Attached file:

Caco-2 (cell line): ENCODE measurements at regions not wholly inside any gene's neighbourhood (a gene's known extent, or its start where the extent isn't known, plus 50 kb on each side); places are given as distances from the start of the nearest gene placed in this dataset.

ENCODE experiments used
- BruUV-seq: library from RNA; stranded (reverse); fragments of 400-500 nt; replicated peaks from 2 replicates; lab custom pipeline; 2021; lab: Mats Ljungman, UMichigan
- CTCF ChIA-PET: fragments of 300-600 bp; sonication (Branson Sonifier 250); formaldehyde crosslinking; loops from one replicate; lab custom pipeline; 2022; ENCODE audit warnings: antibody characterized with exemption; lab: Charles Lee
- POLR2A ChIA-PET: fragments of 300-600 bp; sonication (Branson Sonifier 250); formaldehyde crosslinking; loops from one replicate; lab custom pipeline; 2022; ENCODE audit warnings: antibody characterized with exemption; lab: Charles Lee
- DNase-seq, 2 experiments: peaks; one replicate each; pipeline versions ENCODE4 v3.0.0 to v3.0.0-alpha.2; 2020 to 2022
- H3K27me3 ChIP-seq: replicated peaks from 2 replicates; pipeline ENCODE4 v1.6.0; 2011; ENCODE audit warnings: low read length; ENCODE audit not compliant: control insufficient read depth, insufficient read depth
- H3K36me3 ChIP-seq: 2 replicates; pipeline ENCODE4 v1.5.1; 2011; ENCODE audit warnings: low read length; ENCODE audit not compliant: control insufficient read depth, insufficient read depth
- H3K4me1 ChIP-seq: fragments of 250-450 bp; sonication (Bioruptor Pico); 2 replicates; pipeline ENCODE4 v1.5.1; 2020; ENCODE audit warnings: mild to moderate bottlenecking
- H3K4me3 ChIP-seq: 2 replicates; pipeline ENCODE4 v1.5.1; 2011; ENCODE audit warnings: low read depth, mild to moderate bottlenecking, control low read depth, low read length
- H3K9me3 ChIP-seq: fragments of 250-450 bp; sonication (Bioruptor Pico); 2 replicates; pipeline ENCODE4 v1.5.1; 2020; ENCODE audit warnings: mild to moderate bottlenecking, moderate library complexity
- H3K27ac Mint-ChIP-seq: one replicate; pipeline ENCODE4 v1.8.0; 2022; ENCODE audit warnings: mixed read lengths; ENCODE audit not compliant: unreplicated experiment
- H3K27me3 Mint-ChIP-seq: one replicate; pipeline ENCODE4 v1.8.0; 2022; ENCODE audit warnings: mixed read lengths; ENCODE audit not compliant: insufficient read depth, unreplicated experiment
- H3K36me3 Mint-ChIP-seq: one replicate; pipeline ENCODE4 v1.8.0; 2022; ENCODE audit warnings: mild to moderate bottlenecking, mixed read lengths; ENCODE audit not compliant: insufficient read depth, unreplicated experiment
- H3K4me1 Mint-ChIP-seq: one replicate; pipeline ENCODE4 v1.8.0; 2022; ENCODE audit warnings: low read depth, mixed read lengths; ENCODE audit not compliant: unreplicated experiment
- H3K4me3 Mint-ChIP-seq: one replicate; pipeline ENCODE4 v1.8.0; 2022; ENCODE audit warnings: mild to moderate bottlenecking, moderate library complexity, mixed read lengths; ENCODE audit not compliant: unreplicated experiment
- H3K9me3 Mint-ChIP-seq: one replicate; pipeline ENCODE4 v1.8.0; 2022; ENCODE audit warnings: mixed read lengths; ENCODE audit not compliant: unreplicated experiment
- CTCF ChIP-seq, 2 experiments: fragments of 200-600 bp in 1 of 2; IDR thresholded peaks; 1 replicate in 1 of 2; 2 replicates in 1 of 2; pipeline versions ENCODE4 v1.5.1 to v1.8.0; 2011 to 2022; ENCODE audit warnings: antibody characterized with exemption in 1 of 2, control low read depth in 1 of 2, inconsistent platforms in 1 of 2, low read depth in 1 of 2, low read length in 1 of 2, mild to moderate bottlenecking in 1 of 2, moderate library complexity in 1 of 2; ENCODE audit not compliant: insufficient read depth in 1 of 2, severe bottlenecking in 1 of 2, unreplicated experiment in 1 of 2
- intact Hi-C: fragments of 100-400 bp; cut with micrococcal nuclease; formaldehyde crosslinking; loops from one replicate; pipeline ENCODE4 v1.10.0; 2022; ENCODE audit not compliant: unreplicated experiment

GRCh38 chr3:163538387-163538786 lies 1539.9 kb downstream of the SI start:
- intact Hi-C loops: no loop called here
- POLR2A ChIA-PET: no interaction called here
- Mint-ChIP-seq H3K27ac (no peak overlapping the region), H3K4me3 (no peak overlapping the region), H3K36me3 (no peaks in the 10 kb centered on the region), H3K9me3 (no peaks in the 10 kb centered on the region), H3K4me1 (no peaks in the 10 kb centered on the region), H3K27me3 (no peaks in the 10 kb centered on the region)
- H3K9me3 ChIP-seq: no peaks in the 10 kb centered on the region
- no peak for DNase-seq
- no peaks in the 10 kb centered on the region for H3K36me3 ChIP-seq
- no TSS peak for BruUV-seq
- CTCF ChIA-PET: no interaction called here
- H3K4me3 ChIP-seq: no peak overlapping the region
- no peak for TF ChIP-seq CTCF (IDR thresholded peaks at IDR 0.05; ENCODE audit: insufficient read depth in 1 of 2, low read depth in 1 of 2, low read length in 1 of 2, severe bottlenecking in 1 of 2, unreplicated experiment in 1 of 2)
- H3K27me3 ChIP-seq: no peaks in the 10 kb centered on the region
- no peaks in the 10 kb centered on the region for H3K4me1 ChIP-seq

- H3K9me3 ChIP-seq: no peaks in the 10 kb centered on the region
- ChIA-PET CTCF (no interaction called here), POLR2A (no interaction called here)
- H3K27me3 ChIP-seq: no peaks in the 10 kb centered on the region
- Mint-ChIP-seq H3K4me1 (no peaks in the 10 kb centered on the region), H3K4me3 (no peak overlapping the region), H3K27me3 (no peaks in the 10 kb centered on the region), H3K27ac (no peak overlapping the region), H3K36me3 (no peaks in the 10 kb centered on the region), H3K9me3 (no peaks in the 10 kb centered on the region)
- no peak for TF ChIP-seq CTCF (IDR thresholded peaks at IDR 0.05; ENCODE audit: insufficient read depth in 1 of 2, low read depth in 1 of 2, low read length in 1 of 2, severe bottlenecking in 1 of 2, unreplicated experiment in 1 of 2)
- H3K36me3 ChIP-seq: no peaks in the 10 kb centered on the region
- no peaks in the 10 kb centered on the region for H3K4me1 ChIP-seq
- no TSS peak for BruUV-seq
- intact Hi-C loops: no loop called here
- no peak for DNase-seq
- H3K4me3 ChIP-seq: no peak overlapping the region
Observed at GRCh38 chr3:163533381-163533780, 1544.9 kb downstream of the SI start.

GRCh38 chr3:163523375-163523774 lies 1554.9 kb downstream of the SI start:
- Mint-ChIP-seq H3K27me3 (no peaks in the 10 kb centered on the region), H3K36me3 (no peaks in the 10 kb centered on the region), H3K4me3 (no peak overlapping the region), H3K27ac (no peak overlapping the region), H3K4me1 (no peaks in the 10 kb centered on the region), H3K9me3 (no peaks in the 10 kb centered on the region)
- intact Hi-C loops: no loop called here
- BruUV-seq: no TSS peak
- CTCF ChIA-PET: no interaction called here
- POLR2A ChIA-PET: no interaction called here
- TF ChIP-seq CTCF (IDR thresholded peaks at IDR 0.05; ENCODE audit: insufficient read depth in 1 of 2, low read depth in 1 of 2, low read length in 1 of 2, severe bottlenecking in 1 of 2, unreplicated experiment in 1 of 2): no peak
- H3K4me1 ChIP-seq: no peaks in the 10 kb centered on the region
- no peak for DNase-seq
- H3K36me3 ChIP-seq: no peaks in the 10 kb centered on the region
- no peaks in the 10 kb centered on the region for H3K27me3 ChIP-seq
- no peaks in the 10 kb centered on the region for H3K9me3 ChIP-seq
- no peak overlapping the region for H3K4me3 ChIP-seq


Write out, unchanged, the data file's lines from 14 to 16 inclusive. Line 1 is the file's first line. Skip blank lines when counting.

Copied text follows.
- H3K36me3 Mint-ChIP-seq: one replicate; pipeline ENCODE4 v1.8.0; 2022; ENCODE audit warnings: mild to moderate bottlenecking, mixed read lengths; ENCODE audit not compliant: insufficient read depth, unreplicated experiment
- H3K4me1 Mint-ChIP-seq: one replicate; pipeline ENCODE4 v1.8.0; 2022; ENCODE audit warnings: low read depth, mixed read lengths; ENCODE audit not compliant: unreplicated experiment
- H3K4me3 Mint-ChIP-seq: one replicate; pipeline ENCODE4 v1.8.0; 2022; ENCODE audit warnings: mild to moderate bottlenecking, moderate library complexity, mixed read lengths; ENCODE audit not compliant: unreplicated experiment